Unexplained magnetic anomalies on the Moon may be shielding precious deposits of water ice that lie in permanent shadow at the lunar poles, according to new research.
The hypothesis could help solve the mystery of the Moon’s polar ice, which was definitively confirmed to exist in 2018, a discovery that has major implications for understanding both the geological history and future exploration of Earth’s only natural satellite, by robots and humans.
Scientists led by Lon Hood, a research professor at the University of Arizona, have now linked the presence of magnetic hotspots and water ice on the Moon by producing an updated map using data from Japan’s Kaguya satellite, which orbited the Moon from 2007 to 2009. They presented the work at the Lunar and Planetary Science Conference, held last month in Houston, Texas.
The team demonstrated that local magnetic fields at the poles may be warding off the erosive solar wind, a stream of charged particles, called ions, emitted by the Sun, thereby enabling water ice to persist in these lunar nooks and crannies.
“Moderate magnetic anomalies are present directly over at least two permanently shadowed craters near the lunar south pole,” Hood and his colleagues reported at the conference. “While these anomalies (and lunar magnetic anomalies in general) are too weak to shield future astronauts from biologically harmful cosmic radiation, they could assist in shielding these craters and any water ice therein from the solar wind ion bombardment.”
The Moon’s odd magnetic hotspots were first discovered by Apollo astronauts toward the tail-end of the lunar landings. Despite this long-standing awareness of the anomalies, their origin continues to evade explanation.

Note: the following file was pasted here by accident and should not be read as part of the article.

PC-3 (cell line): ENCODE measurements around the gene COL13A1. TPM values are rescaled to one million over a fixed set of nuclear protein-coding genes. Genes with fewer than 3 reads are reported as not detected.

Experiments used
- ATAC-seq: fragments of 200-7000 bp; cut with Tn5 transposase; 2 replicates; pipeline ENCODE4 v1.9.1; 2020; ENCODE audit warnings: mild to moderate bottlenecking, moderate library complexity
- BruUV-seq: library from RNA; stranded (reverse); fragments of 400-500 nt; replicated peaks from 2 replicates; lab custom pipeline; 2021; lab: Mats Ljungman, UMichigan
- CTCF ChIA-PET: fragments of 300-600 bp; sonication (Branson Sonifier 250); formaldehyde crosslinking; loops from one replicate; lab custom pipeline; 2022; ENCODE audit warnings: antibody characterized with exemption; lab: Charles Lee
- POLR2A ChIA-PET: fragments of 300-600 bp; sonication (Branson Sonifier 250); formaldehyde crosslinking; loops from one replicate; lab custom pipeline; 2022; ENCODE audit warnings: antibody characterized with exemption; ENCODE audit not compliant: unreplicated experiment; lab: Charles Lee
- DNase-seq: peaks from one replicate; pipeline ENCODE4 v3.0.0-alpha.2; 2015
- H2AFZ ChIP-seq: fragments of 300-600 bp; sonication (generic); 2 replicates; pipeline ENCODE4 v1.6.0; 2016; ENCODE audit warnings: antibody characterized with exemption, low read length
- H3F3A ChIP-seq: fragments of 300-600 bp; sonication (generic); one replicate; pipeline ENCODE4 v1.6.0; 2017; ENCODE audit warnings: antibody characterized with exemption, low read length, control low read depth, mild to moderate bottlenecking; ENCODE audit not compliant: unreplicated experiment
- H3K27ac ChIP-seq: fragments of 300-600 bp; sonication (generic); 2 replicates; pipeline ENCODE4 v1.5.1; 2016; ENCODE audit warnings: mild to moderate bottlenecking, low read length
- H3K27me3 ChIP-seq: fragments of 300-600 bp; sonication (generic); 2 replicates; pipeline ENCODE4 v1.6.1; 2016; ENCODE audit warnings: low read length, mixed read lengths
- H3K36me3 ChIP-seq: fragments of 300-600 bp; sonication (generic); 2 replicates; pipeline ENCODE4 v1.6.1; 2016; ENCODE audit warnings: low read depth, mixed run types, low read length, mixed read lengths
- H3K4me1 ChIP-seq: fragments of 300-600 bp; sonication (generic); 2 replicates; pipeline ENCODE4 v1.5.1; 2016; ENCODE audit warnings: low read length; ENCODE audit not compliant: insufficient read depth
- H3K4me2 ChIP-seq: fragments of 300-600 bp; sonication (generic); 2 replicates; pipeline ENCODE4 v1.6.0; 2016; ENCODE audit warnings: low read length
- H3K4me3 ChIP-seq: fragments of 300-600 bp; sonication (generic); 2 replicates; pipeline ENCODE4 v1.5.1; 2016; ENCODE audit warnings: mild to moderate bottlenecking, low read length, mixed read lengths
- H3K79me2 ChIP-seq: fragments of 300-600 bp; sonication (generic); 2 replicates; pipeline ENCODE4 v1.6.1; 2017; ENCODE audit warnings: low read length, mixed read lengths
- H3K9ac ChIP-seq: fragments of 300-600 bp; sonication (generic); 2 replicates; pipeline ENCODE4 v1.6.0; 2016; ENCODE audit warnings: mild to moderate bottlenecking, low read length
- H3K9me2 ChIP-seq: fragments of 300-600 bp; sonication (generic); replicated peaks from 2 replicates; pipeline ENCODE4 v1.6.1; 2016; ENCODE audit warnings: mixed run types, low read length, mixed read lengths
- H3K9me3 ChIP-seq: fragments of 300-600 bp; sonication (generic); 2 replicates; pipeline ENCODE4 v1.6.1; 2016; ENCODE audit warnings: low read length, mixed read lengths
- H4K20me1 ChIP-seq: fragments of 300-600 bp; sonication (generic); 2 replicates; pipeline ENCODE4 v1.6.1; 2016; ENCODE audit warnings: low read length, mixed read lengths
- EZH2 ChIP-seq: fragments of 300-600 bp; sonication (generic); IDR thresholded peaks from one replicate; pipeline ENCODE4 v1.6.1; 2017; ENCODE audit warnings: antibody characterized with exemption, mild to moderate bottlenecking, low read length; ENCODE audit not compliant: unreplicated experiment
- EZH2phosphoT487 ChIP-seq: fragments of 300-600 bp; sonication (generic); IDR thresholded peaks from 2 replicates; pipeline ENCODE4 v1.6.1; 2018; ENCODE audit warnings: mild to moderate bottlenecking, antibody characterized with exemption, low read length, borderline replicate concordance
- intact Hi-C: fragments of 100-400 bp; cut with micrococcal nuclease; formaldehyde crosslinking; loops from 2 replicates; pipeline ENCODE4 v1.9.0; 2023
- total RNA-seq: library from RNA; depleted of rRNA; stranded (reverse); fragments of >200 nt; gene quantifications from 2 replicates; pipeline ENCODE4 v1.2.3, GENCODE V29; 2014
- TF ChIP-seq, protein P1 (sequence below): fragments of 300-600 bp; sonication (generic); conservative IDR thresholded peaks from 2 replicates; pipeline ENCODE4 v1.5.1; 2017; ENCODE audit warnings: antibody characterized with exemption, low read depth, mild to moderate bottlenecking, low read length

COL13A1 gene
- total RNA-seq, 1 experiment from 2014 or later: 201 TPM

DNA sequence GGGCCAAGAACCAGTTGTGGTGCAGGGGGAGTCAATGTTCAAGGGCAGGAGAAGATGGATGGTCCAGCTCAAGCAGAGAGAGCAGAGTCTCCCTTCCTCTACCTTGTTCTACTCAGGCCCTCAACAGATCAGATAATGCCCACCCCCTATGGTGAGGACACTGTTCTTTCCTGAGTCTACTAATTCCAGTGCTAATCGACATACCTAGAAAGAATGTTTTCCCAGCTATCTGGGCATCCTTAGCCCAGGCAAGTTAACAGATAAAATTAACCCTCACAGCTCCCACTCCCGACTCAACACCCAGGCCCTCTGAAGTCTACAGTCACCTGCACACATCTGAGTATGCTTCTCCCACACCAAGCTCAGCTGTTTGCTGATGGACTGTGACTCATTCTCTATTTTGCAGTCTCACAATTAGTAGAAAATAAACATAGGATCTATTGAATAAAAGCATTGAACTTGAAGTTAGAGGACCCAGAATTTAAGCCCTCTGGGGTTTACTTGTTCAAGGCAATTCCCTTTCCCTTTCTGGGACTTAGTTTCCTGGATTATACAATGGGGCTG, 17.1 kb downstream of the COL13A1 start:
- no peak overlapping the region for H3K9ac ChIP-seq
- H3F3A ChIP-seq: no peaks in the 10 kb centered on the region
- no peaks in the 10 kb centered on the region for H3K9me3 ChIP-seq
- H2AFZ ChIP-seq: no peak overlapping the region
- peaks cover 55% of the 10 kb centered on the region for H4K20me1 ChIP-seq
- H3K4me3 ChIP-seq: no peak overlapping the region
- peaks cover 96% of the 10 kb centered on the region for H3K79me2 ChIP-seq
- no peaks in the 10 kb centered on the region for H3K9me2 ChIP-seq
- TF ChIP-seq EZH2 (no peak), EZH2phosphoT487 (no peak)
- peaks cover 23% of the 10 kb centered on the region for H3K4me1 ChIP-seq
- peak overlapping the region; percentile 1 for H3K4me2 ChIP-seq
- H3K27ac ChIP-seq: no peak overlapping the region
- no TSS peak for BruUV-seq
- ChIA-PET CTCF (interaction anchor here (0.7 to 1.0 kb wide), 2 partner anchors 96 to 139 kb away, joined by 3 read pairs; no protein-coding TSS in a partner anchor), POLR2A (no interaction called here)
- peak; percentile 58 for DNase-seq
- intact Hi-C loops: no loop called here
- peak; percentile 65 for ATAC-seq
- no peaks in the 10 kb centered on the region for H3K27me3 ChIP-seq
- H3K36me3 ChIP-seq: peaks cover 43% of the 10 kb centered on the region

Some scientists have suggested that these areas were transformed by iron-rich meteorites—or perhaps one large asteroid—that impacted the Moon more than four billion years ago, producing molten regions that became permanently magnetized after they hardened. They could also be remnants of an overarching magnetic field that once enveloped the Moon, but has since weakened into regional hotspots.
Likewise, the origin of the Moon’s water ice, which may also date back billions of years, raises as many questions as answers. Though these deposits are located in craters that are shielded from direct sunlight, they should theoretically be within reach of the solar wind. With no atmosphere or global magnetic field to protect the ice from the wind’s corrosive particles, it’s unclear how they have survived, even in eternal shade.
Hood and his colleagues used Kaguya’s high-resolution data to overlay the topography of the lunar poles with the presence of known magnetic regions. The approach revealed that “relatively strong anomalies are directly over several permanently shadowed craters,” according to the team’s conference presentation. In particular, the researchers noted that the Shoemaker and Sverdrup craters, which are both near the Moon’s south pole, contain shadowed regions that are under these natural magnetic domes.
The new results help to shed light on the Moon’s sunless regions. Hood and his colleagues suggest that future observations and ground missions should target these icy regions for further exploration.
To that end, NASA is already gearing up to send a rover called VIPER (Volatiles Investigating Polar Exploration Rover) to the south pole by 2023. This mission will investigate whether the Moon’s ice could be harvested as a resource to support more ambitious trips to the Moon, including a human return to the Moon that NASA is planning this decade as part of its Artemis program.
In this way, a discovery first made by Apollo astronauts may soon be utilized by Artemis astronauts, potentially paving the way for human missions beyond the Moon.